We convicted Aafia Siddiqui of attempting to murder U.S. military and law enforcement agents in Afghanistan. Siddiqui is a Pakistani physicist who, when captured in Afghanistan, was found with explosives, as well as information about nuclear, chemical and biological weapons and descriptions of U.S. landmarks. She later opened fire on U.S. personnel. The Justice Department under the Bush Administration indicted her in civilian court in 2008, and she was convicted two months ago in New York.
These are just a few of many successes that resulted from the combined efforts of experienced prosecutors, intelligence agents, and the President's national security team. Each has made America safer.
On the other hand, military commissions are also useful in the proper circumstances, and we need them, too. Those who denigrate these commissions must remember that, while federal courts can handle most terrorism prosecutions, in some cases, military commissions are not only appropriate, but also necessary to convict and neutralize terrorists. Last year, the Obama Administration spent a great deal of time and effort working with Congress to revise the commission rules to ensure that they are consistent with the rule of law. Congress has taken extraordinary steps to reform and improve these commissions since they were first introduced.
The truth is that the reformed commissions draw from the same Constitutional protections that underlie our civilian courts -- the key difference being that, in commissions, evidentiary rules reflect the realities of the battlefield and the difficulties of conducting investigations in a war zone. I have faith in the framework and promise of our military commissions, which is why I've referred six cases to the reformed commissions for prosecution. And I expect to refer additional cases.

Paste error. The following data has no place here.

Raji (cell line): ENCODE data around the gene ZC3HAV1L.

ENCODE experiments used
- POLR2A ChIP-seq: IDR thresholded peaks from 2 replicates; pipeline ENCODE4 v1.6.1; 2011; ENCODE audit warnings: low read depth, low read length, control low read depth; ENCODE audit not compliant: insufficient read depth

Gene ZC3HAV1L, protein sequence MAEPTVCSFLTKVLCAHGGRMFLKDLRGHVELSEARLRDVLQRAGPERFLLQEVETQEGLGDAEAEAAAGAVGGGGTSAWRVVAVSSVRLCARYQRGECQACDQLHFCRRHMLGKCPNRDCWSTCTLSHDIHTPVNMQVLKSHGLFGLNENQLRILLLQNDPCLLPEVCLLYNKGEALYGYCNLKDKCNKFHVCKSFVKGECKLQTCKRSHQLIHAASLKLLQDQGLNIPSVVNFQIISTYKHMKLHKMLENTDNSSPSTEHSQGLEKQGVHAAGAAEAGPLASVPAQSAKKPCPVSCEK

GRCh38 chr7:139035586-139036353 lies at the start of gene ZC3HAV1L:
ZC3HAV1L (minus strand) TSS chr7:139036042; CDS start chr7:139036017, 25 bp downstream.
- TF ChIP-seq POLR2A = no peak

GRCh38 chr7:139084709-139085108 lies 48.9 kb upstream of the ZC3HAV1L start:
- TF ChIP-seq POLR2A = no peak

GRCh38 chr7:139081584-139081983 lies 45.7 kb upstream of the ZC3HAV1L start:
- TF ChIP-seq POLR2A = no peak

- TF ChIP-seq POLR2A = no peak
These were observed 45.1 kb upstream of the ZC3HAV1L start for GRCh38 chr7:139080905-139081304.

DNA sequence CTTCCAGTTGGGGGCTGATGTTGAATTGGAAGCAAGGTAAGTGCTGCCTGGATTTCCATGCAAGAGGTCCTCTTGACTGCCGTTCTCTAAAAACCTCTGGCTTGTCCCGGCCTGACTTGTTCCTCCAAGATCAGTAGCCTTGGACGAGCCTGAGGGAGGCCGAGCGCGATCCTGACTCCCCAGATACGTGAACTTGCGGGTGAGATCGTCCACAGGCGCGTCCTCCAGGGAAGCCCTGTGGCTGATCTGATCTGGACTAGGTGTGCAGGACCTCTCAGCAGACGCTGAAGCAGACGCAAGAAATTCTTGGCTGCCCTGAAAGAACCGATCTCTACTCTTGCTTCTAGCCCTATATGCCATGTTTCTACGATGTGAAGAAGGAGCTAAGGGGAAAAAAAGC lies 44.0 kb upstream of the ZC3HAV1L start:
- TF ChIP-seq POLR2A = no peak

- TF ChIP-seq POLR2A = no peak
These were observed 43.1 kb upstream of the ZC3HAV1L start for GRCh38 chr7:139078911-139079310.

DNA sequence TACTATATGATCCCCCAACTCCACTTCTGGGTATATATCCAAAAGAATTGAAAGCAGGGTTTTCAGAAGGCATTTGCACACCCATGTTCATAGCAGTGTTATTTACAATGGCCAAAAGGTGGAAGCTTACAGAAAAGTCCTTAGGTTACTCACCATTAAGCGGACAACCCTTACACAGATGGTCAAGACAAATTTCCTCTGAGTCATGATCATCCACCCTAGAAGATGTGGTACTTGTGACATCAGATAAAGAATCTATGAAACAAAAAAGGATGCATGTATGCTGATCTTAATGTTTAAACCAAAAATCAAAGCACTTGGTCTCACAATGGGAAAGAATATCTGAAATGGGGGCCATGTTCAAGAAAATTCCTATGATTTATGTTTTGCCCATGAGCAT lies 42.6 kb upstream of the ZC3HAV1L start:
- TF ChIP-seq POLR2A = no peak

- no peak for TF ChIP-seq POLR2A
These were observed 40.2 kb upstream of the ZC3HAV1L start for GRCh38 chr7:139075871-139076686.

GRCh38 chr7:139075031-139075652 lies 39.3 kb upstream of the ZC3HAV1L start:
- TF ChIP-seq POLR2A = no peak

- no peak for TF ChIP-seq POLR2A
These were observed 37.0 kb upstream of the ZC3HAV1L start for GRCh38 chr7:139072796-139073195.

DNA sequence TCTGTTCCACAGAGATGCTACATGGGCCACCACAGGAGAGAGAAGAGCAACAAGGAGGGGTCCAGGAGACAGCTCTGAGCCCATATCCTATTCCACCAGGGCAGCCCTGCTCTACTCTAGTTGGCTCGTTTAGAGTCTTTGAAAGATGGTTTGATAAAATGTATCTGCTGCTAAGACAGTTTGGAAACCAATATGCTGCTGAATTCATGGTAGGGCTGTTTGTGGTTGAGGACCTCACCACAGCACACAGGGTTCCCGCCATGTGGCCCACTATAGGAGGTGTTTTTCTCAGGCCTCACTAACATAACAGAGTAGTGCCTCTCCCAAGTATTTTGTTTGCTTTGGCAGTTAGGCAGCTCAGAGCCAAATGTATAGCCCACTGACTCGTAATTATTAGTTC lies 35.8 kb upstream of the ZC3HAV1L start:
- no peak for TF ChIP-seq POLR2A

There is, quite simply, no inherent contradiction between using military commissions in select cases while still prosecuting terrorists in civilian courts. As I have said, no matter what one thinks of the bigger questions surrounding the debate about courts and commissions, it is important to understand their practical differences and how they must affect the choice of forum.
First of all, the commissions only have jurisdiction to prosecute individuals who are affiliated with al Qaeda, the Taliban, or affiliated forces. That means members of other terrorist groups -- such as Hamas, Hizbollah or the FARC -- may not be tried in military commissions. Neither can the likes of Hosam Smadi or Michael Finton, two lone wolf terrorists who, though inspired by al Qaeda, were not part of it when they attempted to blow up buildings in our country last year. And, under current statute, military commissions may not be used against U.S. citizens like Anwar Awlaki or Jose Padilla, no matter what kind of horrendous acts they commit.